Yellow And Black Raspberries, Along With Red, Make Tri-Colored Jellies

By Shweta Iyer on March 16, 2014 12:44 PM EDT

yellow raspberry
Most people only know about red raspberries, but there are also black and yellow ones too, and now researchers are testing whether the three of them can make delicious jellies and jams. (Photo: Quinn.Anya, CC BY-SA 2.0)

Who doesn't love raspberries? Sweet with a subtle tang, these delicious fruits just melt in your mouth. An eternal favorite, raspberry jam is generally made with red raspberries. But a new study in the Journal of Food Science, conducted by the Institute of Food Technologists (IFT), found that producing a mixed-raspberry jelly, with black and yellow raspberries, could be a good alternative to a single-colored jelly.

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The goodness of raspberries cannot be extolled enough. They are a powerhouse of nutrients and antioxidants, including vitamin C, manganese, copper, and iron, meaning that too much can never be enough. Traditionally, red raspberries have been used to make jams, jellies, and juices. They have a short shelf-life and making them into preserves is a more economically viable option. But other varieties such as yellow and black raspberries also have the same health benefits. Yellow raspberries, like the red ones, are rich in carotenoids, while black raspberries are rich in ellagic acid and anthocyanins.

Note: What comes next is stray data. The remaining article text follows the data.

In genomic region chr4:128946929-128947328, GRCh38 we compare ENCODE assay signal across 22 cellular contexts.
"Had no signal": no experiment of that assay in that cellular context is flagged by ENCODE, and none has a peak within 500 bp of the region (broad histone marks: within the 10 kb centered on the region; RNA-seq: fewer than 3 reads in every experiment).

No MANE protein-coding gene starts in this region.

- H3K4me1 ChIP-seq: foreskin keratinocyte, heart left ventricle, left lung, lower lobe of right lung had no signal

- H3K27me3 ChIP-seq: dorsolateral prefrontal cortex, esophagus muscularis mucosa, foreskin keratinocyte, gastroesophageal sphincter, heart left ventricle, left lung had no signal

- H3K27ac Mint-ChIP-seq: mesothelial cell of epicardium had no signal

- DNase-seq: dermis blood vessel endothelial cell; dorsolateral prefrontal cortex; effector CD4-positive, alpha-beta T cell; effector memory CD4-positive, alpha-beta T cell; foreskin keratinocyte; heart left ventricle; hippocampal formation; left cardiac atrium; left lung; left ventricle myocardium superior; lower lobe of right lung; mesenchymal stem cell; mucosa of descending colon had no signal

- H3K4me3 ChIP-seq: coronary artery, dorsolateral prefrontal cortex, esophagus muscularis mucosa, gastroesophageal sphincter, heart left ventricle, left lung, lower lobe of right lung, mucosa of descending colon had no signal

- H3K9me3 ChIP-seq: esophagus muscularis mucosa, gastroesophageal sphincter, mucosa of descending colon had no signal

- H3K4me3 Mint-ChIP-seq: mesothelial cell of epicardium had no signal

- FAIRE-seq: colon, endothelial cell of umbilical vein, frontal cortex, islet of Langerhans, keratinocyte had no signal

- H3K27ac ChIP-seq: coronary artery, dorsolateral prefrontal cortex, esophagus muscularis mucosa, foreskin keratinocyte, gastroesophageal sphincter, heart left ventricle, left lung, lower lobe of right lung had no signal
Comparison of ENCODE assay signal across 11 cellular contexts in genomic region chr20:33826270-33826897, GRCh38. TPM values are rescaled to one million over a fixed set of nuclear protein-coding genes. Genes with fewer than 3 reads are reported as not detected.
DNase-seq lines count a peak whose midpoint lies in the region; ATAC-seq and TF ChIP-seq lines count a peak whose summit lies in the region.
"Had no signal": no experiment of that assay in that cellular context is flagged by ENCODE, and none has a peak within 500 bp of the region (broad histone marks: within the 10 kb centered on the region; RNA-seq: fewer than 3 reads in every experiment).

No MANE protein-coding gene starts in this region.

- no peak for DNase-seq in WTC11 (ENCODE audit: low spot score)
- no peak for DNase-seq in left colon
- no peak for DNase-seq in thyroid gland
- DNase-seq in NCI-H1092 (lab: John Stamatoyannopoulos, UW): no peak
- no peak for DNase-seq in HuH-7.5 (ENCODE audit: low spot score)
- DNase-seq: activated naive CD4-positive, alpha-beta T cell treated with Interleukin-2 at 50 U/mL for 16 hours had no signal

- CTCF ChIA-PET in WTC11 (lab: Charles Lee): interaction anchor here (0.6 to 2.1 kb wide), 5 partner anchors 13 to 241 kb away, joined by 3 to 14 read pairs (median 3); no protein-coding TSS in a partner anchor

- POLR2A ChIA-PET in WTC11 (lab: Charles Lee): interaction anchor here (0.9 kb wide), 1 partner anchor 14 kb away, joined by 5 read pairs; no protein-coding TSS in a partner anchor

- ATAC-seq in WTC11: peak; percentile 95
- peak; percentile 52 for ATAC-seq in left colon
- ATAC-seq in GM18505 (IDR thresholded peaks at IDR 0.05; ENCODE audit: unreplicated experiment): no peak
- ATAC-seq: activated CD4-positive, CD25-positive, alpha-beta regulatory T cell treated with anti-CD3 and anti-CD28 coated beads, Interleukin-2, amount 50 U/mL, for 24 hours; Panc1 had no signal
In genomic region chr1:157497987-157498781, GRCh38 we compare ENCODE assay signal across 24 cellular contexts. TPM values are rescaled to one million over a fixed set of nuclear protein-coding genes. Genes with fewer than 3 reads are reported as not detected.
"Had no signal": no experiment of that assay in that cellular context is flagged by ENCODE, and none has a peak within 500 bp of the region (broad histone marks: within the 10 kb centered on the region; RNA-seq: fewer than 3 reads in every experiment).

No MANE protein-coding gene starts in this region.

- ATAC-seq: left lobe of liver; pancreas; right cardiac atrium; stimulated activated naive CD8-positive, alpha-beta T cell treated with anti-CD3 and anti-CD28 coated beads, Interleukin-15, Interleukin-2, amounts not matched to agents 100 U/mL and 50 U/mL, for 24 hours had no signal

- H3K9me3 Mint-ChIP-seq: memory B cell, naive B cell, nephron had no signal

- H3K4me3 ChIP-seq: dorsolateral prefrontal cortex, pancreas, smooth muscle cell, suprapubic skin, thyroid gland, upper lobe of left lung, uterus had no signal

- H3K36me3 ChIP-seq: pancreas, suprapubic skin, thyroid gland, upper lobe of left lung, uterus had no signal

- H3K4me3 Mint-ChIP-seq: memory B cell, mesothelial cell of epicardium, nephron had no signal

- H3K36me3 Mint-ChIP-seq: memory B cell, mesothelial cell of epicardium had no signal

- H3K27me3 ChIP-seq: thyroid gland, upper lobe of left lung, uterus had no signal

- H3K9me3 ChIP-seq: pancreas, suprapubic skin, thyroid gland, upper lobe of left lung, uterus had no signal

Hence, researchers in Brazil are trying to incorporate yellow and black raspberries into red raspberry jellies. Apart from being healthy, the berries are also easy to cultivate, and offer better productivity and quality.

For their study, researchers tried to assess the processing potential of yellow and black raspberries in the preparation of jellies through mixture design and response surface methodology (RSM). In other words, they tested which combination of each raspberry worked best. They used three varieties of raspberries: yellow (Golden Bliss cultivar, Rubus idaeus), black (Rubus niveus), and red (Batum cultivar, Rubus idaeus).

They evaluated the mixtures based on sight, smell, touch, and taste, and found that a mixture of red, black, and yellow raspberries could make a commercially viable product. The mixture of berries they agreed on was one with zero to 30 percent yellow berries, 25 to 50 percent black raspberries, and 30 to 75 percent red raspberries.

There hasn't been much research into the feasibility of using black and yellow raspberries in preserves. But with this study, raspberry growers may be encouraged to cultivate raspberries other than red for use in jams and jellies.

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